I write for the thousands of “It happened to me as well, but I knew they’d never believe me” stories that were posted all over social media in the last couple of weeks. Even more, I write for the “It happened to me, I told someone, and they didn’t believe me” stories that broke my heart over and over and over again.
I have been writing this blog for over ten years now and many of these posts have appeared as well in the Denton Record-Chronicle, the daily newspaper for the great, and very conservative, city of Denton, TX.
I’ve sought to write thoughtfully about various factors influencing the religious world, about our triumphs and scandals, our and holidays and traditions, our problems and our future.
I’ve written a great deal about the worldwide interplay between religion and politics. I’ve written to offer the perspective of a theologically trained and educated female in a highly male-dominated field.
For years, I wrote weekly for that newspaper, and for a short period, even got paid a pittance for each column. Now, I write bi-weekly, but was told that the newspaper could no longer afford even that pittance. I kept writing nonetheless.
Many in that conservative city have not liked my columns. Multiple letters to the editor reflected their dislike. I no longer have the weekly platform because some of those objectors prevailed. The conservative male voice, massively dominant in religious circles, gets equal time.
Time for privacy has passed
In these years, I’ve offered occasional snippets of my personal life. I don’t think one can truly separate the personal from the theological or political. However, I’ve been careful there, increasingly protective of family, friends, and my privacy.
Today, I depart from that writing philosophy. I depart because the last two weeks in the political world have brought up for me memories long set aside. I write, afflicted by hives and dried out by tears, both outward expressions of my inner turmoil.
I was raped in college. Typical date-rape situation. Yes, I had a drink and was not accustomed to alcohol. I was utterly shocked, however, by what happened. I doubt seriously, however, if the young man involved has any memory of it—just a routine date for him, after all.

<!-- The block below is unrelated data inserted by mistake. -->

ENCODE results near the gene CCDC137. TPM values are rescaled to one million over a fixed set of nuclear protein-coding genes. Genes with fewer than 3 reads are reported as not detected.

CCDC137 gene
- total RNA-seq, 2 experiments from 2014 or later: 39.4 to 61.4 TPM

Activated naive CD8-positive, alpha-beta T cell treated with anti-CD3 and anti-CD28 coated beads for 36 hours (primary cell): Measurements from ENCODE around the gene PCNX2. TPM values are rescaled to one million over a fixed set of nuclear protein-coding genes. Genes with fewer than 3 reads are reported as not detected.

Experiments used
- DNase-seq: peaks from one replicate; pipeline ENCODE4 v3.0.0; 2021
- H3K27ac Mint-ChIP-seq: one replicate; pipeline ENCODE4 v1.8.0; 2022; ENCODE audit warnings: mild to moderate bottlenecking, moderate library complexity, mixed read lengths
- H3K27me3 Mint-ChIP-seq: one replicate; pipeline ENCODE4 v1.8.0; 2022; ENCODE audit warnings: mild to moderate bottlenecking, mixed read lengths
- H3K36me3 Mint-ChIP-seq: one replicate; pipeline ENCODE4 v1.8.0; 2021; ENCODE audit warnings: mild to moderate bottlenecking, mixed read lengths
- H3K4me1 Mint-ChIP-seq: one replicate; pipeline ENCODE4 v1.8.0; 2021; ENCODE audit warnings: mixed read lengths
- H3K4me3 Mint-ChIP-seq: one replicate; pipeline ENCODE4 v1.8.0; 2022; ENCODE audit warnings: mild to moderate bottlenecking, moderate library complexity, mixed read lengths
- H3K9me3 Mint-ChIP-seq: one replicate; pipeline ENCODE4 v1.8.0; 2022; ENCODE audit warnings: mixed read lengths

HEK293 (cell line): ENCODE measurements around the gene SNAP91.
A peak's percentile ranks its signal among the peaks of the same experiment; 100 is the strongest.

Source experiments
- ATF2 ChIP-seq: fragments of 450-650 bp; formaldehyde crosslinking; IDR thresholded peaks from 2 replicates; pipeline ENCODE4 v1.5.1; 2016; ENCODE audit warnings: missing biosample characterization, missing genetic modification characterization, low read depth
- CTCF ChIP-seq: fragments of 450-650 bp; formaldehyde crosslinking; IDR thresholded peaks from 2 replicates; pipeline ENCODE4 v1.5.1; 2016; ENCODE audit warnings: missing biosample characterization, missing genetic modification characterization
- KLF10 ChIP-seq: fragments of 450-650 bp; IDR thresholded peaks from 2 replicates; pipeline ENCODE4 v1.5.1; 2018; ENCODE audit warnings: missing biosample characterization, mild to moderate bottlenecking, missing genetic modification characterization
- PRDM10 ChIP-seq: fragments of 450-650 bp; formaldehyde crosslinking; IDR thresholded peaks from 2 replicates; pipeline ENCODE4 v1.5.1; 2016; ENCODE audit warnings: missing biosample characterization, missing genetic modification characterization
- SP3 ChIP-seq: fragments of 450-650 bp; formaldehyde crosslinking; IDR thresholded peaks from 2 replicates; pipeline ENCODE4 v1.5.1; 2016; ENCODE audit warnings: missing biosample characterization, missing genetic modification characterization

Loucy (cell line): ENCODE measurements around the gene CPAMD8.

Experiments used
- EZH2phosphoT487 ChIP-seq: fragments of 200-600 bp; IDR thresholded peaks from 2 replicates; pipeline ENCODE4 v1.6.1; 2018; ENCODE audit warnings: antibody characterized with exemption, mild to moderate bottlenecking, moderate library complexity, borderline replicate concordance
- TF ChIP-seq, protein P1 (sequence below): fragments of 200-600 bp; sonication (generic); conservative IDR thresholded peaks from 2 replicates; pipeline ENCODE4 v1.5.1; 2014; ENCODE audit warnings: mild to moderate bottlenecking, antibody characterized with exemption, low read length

I don’t remember where. I don’t remember when except I was 19. I do remember being raped. There were no witnesses. No one can back me up. And I am 100% sure who did it.
I never said a word about it. As a perceptive columnist in the Washington Post noted, one reason was that I didn’t want to hurt my father, who knew the young man in question. I didn’t want to see his anguish or experience his anger. I didn’t want him to go out in a murderous rage and bring disgrace on our whole family.
The 20th year resurrection
I buried it. And it stayed buried for 20 years, my hidden trauma, my hidden shame.
One morning, on that 20th year later, I was sitting at the breakfast table reading the morning newspaper. I saw an article about teaching young women self-defense skills.
In those classes, the women were taught to scream “NO” with all their might as they learned to go for the tender areas that might fend off a male attacker. I read of the women in the class practicing these techniques with tears streaming from their eyes as they fought their demons of unwanted memories.
Suddenly, I slammed my fist on the breakfast table. I screamed, “NO, NO, NO.” My psychic pain ripped my soul apart.